4.  The same scenario does not apply if a contractor obtains the opinion of only the local agent for the Department.  Only the industrial statistician has the authority to issue an opinion letter on the topic of scopes.  Accordingly, many contractors have sadly learned that: (a) the local agents often don’t really know; and (b) even if they do, their opinions don’t matter — legally.

5.  The prevailing wage law is found at RCW 39.12.  The contractor or subcontractor(s) must submit “intents” prior to performing public work, which can be found and submitted on-line.  Go to: and type “prevailing wage” into the search box.

6.  “Affidavits” must be completed after the work is performed.  This is a verification under oath that the correct prevailing wages were actually paid.  Parties should not rely on this, as it is often a task left to lower level employees.  Again, these individuals often do not really know whether the correct wages were paid, and even more often do not know if the correct fringe / benefits were actually paid.

7.  The question of payment of the fringe into a bona fide trust is complicated and should be referred to an attorney or CPA with experience in auditing and accounting for Washington public works projects.  Your Uncle Joe’s CPA is NOT a good source for this information, nor is your Aunt Kathy’s divorce counsel.  I have handled such disputes for both wage claimants and contractors, and have learned that mistakes, fraud, and misinformation are prevalent.  Prudent contractors should not leave intents and affidavits to inexperienced personnel, even if that individual is on the management team and otherwise very capable.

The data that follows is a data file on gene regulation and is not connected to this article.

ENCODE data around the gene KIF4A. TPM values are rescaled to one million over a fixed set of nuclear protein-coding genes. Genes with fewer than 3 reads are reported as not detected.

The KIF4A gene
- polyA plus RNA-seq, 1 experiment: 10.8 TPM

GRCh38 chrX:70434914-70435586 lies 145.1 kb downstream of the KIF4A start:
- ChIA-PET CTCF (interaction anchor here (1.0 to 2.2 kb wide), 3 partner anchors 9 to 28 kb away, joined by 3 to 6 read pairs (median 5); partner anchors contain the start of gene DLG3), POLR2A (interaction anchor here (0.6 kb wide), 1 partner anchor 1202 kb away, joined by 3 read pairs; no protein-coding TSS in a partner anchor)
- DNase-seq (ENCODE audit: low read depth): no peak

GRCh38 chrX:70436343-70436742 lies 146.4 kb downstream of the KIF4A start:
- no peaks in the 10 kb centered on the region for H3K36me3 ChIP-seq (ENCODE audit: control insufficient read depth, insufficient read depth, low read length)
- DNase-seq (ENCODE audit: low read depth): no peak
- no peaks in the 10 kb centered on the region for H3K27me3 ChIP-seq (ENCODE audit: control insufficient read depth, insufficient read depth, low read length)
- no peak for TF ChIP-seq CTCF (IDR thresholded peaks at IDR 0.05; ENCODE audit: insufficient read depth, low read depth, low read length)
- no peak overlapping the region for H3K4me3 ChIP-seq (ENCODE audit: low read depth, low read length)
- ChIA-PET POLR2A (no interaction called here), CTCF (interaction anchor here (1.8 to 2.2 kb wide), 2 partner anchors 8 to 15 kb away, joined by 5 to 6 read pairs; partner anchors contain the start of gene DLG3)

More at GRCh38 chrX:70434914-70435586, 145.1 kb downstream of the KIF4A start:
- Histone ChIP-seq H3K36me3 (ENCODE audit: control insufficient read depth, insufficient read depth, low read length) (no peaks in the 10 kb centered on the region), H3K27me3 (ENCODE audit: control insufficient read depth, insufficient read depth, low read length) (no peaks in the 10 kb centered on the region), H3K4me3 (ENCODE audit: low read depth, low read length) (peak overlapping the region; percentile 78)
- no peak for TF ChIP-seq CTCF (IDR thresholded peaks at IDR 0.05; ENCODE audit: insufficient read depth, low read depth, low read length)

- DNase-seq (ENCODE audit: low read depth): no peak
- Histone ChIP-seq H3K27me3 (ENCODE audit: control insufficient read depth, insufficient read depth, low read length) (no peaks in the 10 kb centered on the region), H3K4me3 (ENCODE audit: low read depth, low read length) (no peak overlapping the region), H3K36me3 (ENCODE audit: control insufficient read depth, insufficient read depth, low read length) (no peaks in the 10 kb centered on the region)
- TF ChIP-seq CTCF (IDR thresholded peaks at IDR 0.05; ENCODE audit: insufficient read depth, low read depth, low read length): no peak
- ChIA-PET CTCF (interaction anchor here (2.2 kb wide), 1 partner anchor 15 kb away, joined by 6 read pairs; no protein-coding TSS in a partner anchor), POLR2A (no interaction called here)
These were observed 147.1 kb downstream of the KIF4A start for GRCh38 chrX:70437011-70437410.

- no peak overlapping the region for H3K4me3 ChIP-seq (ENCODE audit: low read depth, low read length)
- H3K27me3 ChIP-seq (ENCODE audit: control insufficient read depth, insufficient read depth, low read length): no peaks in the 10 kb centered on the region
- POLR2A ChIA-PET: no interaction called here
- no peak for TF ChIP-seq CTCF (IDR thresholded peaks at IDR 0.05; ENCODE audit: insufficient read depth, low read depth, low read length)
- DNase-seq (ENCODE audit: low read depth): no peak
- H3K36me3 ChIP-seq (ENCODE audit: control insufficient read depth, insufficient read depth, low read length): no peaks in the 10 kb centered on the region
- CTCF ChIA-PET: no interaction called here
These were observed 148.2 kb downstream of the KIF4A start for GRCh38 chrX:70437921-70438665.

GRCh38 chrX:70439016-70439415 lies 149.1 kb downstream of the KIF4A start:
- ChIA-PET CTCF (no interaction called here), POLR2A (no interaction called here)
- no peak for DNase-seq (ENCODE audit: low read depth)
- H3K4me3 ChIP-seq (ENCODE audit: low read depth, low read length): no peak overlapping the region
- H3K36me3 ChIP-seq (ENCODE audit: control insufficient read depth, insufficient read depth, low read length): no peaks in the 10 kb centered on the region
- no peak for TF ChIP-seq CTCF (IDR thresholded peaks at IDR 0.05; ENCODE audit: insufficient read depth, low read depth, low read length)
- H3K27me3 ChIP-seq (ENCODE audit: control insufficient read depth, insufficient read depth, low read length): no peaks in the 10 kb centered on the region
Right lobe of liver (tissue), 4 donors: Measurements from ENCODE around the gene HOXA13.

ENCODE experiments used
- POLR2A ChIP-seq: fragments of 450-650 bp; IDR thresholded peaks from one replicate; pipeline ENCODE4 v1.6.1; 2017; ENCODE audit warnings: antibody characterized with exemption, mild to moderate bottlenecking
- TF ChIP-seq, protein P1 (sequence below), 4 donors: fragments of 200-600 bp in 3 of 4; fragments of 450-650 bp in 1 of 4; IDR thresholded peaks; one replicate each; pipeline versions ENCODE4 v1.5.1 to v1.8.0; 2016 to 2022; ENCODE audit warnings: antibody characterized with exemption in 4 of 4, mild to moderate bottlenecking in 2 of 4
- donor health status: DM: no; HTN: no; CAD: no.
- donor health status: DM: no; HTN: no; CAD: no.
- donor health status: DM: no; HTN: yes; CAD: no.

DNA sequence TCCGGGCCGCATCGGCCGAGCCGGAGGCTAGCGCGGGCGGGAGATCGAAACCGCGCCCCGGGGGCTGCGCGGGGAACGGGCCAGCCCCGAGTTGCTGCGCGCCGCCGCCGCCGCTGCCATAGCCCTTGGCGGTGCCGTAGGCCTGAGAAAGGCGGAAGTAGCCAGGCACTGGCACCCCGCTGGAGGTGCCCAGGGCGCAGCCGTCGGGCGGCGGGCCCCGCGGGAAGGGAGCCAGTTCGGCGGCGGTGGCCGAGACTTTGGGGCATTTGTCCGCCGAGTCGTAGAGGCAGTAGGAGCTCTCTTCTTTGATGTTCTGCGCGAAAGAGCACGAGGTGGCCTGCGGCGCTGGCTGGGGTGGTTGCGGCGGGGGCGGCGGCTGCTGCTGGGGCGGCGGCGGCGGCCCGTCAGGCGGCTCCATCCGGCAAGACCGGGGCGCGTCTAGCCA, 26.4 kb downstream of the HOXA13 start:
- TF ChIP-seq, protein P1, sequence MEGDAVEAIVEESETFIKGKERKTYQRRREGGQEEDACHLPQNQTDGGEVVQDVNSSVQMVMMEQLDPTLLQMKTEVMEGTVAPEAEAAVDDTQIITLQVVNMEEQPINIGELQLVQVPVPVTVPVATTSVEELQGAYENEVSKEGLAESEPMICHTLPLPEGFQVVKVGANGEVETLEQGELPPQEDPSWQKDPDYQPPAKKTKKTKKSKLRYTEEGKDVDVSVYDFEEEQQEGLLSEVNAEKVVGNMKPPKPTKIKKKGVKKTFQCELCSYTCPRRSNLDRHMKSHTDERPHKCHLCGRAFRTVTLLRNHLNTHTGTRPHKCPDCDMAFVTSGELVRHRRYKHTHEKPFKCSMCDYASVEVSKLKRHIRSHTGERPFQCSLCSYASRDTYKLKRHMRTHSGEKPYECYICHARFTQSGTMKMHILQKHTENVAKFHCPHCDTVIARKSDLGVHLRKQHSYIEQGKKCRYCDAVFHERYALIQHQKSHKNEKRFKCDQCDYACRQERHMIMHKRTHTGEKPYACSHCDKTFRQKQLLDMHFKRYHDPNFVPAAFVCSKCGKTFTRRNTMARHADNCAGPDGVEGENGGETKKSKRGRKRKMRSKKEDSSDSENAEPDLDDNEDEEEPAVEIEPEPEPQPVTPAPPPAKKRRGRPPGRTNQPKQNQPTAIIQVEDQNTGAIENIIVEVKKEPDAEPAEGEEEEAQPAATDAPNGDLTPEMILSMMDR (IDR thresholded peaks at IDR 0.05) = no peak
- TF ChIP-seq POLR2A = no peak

Washington State recognizes many different types of liens — the familiar mechanic’s lien in the construction industry, at RCW 60.04, plus at least 30 other varieties of lien devices to secure payment for various types of services rendered.  Almost all of those lien statutes bring with them the opportunity for the owner of the liened-upon property to bring a motion to expeditiously dismiss a frivolous lien.

Such motions are available, but as the saying goes, “Just because you CAN, does not necessarily mean that you SHOULD.”  Motions to dissolve liens as frivolous entitle the prevailing party to an award of attorney fees.  Therefore, before one files a motion to dismiss a lien as frivolous, a close examination of all the facts is required.  You may think that you have all the evidence necessary to immediately prevail, but if you are wrong, such motions can typically cost from $3,000 to $8,000.

Moreover, the case law runs strongly in favor of the lien claimant.  While the courts have said that such motions are heard as a “trial by affidavit,” the courts have also stated that the summary procedure does not replace a full trial on the merits where the matters in issue are not clear-cut.  A review of Washington case law, both published and unpublished opinions, reflect that such motions are rarely successful.

In my practice, I have asked other attorneys to send me their briefings and Orders on such motions.  I have encountered only two successful motions briefings in the last five (5) years.  I brought one, and a colleague brought the other.  Both were on facts that show successful motions rest upon the lien itself being invalid on its face.  For example, one lien clearly included amounts earned over the preceding five years relating to multiple projects, but liened against only one property.  Moreover, the owner of the single property was completely unrelated in any way to the owners of the other parcels where work had been performed that was being claimed.

The second lien that was dismissed as frivolous described work performed that could not have been performed on the liened-upon property.  There, the lien sought payment for work performed in common areas of the condominium, where the liened-upon property was a single family residence.  The case law makes it clear that an invalid lien is not necessarily frivolous, but a truly frivolous lien is one so wholly devoid of merit that its dismissal is without question.

Be wary of filing such motions, and be willing to assume the risk of an additional $3,000 to $8,000 in your gamble.  If you haven’t been to the casino lately, perhaps you do not want to play this game, either.